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Prepare for New Technology

When a new technology emerges, those who have been waiting for it quickly adopt it. Some of the early adopters are thrilled, others are happy, and some feel they wasted their time and resources.  The challenge is to jump on the right trends and avoid the others.

Every new technology fits in one of three categories:

Nice to Have – It is technology that serves a purpose but provides limited benefits.

Necessary – This is technology that is or becomes part of the infrastructure.

Strategic – This is technology that provides a competitive advantage.

It is hard to know if new technology will evolve into a strategic tool or necessity.  Therefore, common conservative wisdom is to keep an eye on the technology and wait to see what the evolutionary path is going to be.  It is a safe decision but its primary benefit is saving time and money.  Only by taking a chance is it possible to increase sustainability or create a competitive advantage.

Usually the evolutionary path of technology is to move from a fad to a strategic tool.  Once enough people adopt the tool, it loses its strategic value and becomes necessary for survival.

The Internet is a good example.  Initially, it provided a select group of early adopters with an advantage.  Others adopted it to enjoy the advantage held by the early adopters.  Today, those without the Internet are at a distinct disadvantage.

Make a list of all of your nonprofit’s activities.  Determine all of the ways that those activities could provide you with a strategic advantage.  Now you know two things.  The first is how to change the process to create an advantage.  The immediate change process might be to engage others to make the changes.  The second are the attributes you are looking for in the next technology announcement.

Any new technology that will meet some or all of your requirements will provide you with a strategic advantage.  Now you know when to be an early adopter and when to wait until others prove the usefulness of any new technology.

Next Step:

Make a list of your activities

Determine how each activity could provide a great strategic advantage

Exploit your current strategic technologies to the fullest

If you have technology that is already providing you with a strategic or a competitive advantage, you need to challenge the technology.  Unless your team is using the technology to its fullest potential, you are vulnerable to someone else capturing an advantage by more fully exploiting the technology.  Challenging the technology also provides you with the insight necessary to know whether the next new feature is worth adopting.  Challenging the technology ensures your staff is ready to take the next step forward as soon as the step is available.  Being an early adopter will help to sustain your advantage and keep your nonprofit’s sustainability from declining.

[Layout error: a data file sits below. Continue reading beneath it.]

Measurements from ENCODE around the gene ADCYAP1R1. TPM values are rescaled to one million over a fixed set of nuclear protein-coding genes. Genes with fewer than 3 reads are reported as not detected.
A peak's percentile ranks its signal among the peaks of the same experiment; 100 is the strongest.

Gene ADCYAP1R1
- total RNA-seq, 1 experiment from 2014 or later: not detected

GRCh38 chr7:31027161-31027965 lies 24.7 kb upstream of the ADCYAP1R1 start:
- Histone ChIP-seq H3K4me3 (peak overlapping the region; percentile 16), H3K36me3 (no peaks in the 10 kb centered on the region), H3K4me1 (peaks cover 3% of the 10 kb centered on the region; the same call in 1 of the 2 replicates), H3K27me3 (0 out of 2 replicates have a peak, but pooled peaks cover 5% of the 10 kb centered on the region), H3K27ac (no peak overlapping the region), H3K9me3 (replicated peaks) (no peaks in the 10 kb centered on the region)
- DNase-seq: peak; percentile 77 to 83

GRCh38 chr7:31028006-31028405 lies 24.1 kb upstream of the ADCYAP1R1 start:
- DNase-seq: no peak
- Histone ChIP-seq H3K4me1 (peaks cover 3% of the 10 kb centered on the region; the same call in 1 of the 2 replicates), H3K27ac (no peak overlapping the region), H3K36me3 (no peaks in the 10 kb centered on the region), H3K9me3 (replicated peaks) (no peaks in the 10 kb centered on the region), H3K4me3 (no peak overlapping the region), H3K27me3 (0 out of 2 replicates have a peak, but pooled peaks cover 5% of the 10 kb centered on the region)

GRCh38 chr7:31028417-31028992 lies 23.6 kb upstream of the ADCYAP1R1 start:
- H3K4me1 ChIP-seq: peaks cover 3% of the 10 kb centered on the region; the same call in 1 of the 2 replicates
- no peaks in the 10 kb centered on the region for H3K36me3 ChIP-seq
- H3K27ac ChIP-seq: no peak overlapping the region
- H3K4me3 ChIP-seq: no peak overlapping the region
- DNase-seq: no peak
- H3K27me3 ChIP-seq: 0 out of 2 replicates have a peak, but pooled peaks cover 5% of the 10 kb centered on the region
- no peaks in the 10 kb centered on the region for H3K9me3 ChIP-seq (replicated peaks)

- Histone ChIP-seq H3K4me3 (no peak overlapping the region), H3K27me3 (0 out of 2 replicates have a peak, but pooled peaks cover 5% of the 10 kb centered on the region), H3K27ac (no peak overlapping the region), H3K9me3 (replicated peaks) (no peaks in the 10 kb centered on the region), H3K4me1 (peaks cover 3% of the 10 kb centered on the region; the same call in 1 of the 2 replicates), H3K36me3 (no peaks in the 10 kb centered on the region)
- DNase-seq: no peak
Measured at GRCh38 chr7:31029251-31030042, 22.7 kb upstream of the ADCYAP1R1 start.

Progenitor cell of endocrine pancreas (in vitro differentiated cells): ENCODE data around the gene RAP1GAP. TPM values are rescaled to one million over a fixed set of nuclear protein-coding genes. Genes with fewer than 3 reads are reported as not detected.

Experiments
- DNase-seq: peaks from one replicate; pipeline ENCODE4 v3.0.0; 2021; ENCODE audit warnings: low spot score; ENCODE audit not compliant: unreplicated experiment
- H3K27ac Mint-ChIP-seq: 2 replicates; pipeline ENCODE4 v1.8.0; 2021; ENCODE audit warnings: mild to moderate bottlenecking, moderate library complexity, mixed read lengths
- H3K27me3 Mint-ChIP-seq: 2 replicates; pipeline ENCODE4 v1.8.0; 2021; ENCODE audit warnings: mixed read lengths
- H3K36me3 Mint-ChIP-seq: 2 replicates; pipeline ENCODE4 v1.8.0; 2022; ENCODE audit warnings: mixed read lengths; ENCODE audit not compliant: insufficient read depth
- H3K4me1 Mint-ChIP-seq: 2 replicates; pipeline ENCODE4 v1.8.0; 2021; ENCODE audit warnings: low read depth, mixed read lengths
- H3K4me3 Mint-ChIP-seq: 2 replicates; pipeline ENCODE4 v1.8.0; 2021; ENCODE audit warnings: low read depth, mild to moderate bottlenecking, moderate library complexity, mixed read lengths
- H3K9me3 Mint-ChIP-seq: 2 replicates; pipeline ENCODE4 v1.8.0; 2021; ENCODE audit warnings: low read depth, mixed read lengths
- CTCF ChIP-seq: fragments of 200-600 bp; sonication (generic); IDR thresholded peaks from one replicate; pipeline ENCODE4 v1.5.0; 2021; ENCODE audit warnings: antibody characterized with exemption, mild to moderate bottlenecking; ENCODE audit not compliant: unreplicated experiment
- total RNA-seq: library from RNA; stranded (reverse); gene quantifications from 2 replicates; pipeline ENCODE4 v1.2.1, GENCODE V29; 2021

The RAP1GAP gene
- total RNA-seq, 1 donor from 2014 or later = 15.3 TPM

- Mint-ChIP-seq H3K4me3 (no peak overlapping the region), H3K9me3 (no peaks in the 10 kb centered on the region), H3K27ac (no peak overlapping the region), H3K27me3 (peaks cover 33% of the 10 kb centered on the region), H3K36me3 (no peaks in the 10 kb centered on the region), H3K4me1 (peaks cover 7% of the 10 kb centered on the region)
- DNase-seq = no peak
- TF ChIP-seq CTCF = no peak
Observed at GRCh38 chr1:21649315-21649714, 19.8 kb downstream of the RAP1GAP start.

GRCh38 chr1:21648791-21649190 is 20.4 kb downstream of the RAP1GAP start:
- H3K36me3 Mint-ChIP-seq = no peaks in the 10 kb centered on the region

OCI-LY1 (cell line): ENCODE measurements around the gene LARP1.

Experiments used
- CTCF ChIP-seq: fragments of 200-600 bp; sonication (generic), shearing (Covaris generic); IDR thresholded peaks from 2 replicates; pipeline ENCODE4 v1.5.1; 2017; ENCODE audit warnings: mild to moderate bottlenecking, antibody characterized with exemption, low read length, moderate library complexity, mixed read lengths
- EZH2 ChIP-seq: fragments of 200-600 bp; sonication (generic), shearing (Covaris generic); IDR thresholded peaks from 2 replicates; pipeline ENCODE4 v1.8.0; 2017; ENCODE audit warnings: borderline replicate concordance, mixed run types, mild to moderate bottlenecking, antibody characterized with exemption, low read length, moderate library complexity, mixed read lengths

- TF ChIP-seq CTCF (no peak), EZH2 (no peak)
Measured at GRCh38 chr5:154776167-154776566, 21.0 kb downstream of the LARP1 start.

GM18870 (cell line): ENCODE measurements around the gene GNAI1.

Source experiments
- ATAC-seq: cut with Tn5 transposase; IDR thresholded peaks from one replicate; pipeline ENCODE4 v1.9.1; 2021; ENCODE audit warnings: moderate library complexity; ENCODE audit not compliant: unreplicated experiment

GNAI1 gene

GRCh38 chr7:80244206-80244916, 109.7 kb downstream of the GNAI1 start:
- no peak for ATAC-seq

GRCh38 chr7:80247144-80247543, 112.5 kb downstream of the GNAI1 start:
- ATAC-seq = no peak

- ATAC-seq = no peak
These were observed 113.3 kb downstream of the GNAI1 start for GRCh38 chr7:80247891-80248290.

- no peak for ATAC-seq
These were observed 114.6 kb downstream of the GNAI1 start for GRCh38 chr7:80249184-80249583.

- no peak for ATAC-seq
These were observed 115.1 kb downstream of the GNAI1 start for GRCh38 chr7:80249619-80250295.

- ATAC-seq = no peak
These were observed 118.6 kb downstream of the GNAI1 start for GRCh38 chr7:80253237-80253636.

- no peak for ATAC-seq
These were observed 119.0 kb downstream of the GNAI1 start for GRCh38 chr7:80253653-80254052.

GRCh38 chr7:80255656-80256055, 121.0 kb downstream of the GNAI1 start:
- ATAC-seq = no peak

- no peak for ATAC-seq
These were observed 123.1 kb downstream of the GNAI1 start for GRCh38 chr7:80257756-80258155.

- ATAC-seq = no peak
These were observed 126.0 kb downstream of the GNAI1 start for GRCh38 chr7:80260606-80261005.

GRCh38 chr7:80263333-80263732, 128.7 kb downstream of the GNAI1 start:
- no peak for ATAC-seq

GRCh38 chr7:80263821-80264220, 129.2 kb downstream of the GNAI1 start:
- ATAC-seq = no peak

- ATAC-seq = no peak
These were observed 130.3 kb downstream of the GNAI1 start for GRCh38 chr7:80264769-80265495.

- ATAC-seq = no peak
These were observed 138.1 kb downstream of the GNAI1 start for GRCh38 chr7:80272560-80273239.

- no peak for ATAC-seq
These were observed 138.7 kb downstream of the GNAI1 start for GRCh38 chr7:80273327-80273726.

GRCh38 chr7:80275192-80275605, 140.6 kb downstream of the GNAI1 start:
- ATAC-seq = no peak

Your nonprofit can be the best without adopting every new technology.  The best are those who are the early adopters of the most meaningful new technology.  You and your staff have the knowledge and experience necessary to determine when a new technology is a meaningful advance.  In fact, you and your staff are the only ones who can determine what is meaningful because you are the experts on the needs of your mission, clients, and community.

Everyone uses technology.  The nonprofits with a competitive advantage exploit critical pieces of technology to the fullest.  They earn their competitive advantage by providing superior value to their clients, their community, and their supporters.

Take It Further:

Use your knowledge of which features and services are necessary to advance your strategy

Ask your board to budget funds for new strategic technology (it is impossible to know when it will be needed and waiting for the next budget cycle provides a competitor with an opening)

Remember that your nonprofit needs strategic advantages in fundraising and volunteer management in addition to programing and service delivery

Make a list of activities that might become strategic in the future

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